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Today’s marketer works in a rapidly evolving landscape dominated by new media, strict legislation, green issues and small budgets, but some things stay the same – women rarely reach board level

Todays marketers works in a rapidly evolving landscape dominated by new media, strict legislation, green issues and small budgets, but some things stay the same women rarely reach board level.

The marketing environment is evolving fast. New media are playing a role like never before, with companies such as Warner Breaks wholeheartedly committing themselves to online (MW last week). Meanwhile, agency relationships are changing too – the introduction of TUPE (Transfer of Undertakings Protection of Employees) legislation will have a serious impact on agency working practices and the acquisition of new business and clients. What do developments such as these mean for the industry? Are marketers confident in this changing landscape? Research, by the publishers of The Marketing Manager’s Yearbook looking at the attitudes of the UK’s most senior marketers, provides a snapshot of the current state of the marketing industry. These findings also offer an interesting comparative analysis to those contained in the Chartered Institute Marketing’s most recent Marketing Trends Survey (MW April 13).

The situation regarding marketing budgets remains taciturn. The number of companies with marketing budgets under 500,000 has increased, while those with budgets over 500,000 have decreased. The portion of marketers commanding budgets of up to 500,000 in 2005 was 56%: this increased to 76% this year. And the number of marketers responsible for budgets of over 500,000 has reduced proportionately.

In terms of expectations, 46% of respondents say they expect marketing budgets to increase over the next year, with 54% expecting budgets to either remain the same or decrease.

In a continuing trend, the proportion of marketing spend allocated to new media activity is growing, with the most significant increases being for website design, search engine optimisation and e-mail marketing. In 2005, 39% of marketers said they invested in website design, 17% in search engine optimisation and 11% in e-mail marketing. Today, 78% – double the previous year – invest in website design and 36% in search engine optimisation. The figure for e-mail marketing is 49% – a huge jump to four times the level of the previous year.

It is hardly surprising that new media increasingly accounts for a larger slice of the marketing pie. Technological advancements and increasingly tech-savvy consumers mean marketers have to deliver messages where people are going to see them. With recent research suggesting that the average British internet user spends more than 50 days a year online and the Web fast overtaking television as the main medium in UK households, marketing activity of this kind will proliferate.

The increase in search engine optimisation indicates that this activity is being recognised by marketers as an effective way of presenting products to buyers at the point at which they are researching or looking to buy. In our survey, 86% of marketers say they use Google to source suppliers, among a range of other sources, including print and online directories, magazine supplements and rival search engines.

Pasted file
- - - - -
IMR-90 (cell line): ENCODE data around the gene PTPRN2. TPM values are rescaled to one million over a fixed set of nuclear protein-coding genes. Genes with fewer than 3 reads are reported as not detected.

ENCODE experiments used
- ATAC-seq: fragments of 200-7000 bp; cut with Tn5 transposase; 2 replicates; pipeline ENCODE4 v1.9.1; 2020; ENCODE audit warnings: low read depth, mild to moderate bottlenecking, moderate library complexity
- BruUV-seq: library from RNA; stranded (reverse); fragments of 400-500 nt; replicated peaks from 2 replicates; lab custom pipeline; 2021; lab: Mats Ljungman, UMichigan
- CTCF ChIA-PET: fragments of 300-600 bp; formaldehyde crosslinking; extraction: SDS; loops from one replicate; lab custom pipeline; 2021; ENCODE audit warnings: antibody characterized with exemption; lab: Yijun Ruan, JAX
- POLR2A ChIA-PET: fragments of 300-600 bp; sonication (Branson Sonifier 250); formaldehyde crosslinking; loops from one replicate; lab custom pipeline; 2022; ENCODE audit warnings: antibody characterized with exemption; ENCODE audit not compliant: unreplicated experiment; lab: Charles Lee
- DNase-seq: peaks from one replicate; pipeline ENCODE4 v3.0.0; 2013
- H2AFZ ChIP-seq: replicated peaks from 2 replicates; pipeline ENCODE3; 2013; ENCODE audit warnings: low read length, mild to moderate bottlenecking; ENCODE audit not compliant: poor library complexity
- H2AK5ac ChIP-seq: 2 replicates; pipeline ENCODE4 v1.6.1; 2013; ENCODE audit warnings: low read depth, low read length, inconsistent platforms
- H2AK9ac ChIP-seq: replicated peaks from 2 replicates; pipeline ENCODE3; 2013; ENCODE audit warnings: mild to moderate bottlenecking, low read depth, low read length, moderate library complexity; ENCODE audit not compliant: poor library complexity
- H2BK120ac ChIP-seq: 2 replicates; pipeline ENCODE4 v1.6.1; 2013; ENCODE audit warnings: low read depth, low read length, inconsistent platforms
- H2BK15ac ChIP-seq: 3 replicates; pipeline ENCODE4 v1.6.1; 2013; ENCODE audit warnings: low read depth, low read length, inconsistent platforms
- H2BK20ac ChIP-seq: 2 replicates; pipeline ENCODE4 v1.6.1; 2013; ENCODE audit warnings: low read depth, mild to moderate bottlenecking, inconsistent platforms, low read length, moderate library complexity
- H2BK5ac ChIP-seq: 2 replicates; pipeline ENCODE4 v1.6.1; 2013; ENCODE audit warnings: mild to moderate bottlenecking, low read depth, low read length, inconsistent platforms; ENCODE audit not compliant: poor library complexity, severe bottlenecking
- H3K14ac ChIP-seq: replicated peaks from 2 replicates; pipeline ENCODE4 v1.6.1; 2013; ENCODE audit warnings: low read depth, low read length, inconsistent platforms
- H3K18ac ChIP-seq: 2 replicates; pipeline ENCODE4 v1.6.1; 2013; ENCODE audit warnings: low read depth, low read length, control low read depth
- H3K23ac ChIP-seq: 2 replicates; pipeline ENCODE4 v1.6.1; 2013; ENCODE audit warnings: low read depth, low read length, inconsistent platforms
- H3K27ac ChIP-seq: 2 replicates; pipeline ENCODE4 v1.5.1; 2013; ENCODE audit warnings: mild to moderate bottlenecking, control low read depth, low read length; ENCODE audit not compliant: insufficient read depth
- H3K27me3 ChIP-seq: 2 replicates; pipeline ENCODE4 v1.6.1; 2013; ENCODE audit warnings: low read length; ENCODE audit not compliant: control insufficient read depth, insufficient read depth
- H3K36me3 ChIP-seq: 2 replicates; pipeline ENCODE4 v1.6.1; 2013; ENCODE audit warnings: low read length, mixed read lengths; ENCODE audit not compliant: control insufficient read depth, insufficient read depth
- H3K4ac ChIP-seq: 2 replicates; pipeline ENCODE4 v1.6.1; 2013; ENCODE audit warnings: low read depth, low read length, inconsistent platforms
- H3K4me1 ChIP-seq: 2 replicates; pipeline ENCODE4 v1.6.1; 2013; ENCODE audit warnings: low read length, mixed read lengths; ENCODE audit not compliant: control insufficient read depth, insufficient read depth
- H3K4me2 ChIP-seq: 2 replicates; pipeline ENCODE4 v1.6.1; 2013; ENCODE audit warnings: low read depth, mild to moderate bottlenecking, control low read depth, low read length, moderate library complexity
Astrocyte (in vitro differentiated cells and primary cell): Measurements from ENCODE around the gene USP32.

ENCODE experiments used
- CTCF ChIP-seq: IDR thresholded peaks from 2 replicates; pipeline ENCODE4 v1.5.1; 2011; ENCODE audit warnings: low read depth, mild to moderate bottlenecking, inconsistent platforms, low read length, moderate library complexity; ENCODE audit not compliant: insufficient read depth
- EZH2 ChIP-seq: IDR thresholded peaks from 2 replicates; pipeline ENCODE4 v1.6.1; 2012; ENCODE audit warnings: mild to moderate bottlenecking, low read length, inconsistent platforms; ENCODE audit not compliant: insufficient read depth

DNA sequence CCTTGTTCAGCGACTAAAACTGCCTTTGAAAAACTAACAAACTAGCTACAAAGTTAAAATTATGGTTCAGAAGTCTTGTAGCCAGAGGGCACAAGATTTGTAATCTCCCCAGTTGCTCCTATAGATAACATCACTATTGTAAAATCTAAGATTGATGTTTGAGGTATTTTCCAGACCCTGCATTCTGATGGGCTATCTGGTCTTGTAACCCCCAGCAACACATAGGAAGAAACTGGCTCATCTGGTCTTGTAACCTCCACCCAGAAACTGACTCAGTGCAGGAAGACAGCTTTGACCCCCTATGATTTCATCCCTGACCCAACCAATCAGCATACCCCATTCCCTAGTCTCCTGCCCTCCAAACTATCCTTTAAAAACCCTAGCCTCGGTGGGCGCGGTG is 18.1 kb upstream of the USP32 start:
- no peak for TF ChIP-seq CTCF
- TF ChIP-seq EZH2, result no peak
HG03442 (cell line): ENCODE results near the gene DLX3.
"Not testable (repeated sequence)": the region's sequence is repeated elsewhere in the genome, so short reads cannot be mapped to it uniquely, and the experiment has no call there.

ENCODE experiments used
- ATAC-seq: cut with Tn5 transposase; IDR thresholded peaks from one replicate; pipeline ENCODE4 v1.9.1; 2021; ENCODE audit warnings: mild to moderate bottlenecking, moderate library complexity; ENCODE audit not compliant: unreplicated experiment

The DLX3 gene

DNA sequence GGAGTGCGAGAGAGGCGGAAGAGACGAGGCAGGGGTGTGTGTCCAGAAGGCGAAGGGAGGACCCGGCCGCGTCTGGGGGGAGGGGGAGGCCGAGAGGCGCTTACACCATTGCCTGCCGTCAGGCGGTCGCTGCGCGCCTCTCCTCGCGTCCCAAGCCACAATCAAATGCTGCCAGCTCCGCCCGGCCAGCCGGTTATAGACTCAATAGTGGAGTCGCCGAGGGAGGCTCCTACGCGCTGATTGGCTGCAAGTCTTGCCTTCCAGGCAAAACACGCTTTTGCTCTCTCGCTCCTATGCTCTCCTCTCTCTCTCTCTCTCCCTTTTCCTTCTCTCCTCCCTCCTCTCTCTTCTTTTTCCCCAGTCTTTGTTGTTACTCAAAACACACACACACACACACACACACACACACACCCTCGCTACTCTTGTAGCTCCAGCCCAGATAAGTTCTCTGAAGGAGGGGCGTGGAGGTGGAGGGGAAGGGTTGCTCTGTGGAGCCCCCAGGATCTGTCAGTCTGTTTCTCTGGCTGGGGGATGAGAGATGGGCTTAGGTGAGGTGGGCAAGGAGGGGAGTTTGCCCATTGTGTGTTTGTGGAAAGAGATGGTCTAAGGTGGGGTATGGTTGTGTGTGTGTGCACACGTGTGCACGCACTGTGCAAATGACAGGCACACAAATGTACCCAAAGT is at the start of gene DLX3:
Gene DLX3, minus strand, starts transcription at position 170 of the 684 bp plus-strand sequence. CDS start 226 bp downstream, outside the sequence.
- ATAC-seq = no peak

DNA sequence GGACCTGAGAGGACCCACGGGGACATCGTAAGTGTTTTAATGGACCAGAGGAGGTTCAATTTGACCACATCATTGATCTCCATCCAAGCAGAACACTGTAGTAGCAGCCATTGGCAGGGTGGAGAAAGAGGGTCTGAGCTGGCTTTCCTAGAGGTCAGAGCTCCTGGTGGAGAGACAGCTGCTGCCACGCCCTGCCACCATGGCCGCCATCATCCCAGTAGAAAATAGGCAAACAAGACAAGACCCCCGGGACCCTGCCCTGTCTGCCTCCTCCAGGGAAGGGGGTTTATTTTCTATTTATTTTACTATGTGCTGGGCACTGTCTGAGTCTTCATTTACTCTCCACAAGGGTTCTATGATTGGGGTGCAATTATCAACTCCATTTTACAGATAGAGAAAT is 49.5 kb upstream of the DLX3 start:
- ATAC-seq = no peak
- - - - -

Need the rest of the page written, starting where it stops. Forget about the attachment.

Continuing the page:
In addition to the massive surge of activity in the use of e-mail as a marketing tool, the survey also indicates that it is becoming the preferred medium for marketers to contact potential suppliers, with 61% of respondents saying they prefer this route, compared to the 41% who prefer the phone. The figure for those who prefer to use websites to check suppliers was 12%, though the in-built contact forms in some supplier sites are less popular with marketers.

The factors influencing marketing activity that pose the greatest challenge to marketers (ranked in order of importance) are: competition, legislation, technology, corporate social responsibility and environmental considerations.

Marketers have mixed reactions about the threat posed by the preference services they now face when undertaking direct marketing activity, with 41% saying they are not concerned, 31% saying they are unsure about the threat posed and 26% expressing concern over the threat.

There is also a lot of confusion over the restrictions on advertising and marketing around the London 2012 Olympic Games, as imposed by the London Olympic Games Act, with 11% of marketers finding the legislation restrictive and 27% believing it is necessary. However, 61% feel they do not understand the issue well enough to answer the question.

When it comes to the proportion of men and women who work in marketing departments, men make up 57% of the workforce and women comprise 43%. At the most senior level – marketing director – just 26% are female, a lamentable figure given the overall gender split.

This insight into the marketing departments of today is a diverse one. It shows departments actively changing the focus of their marketing activity, albeit with smaller budgets or with budgets that are unlikely to increase. Men still dominate the upper echelons of the industry where there are few female directors. There is also a surprising lack of awareness of issues arising from the London Olympic Games Act, one of the biggest marketing stories in recent times.

However, there are many in the sector who remain forward-looking, with a lack of concern about preference services and a healthy regard for competition. Some things never change.

Helen Helmer, editorial manager of AP Information Services, contributed to this week’s Trends Insight

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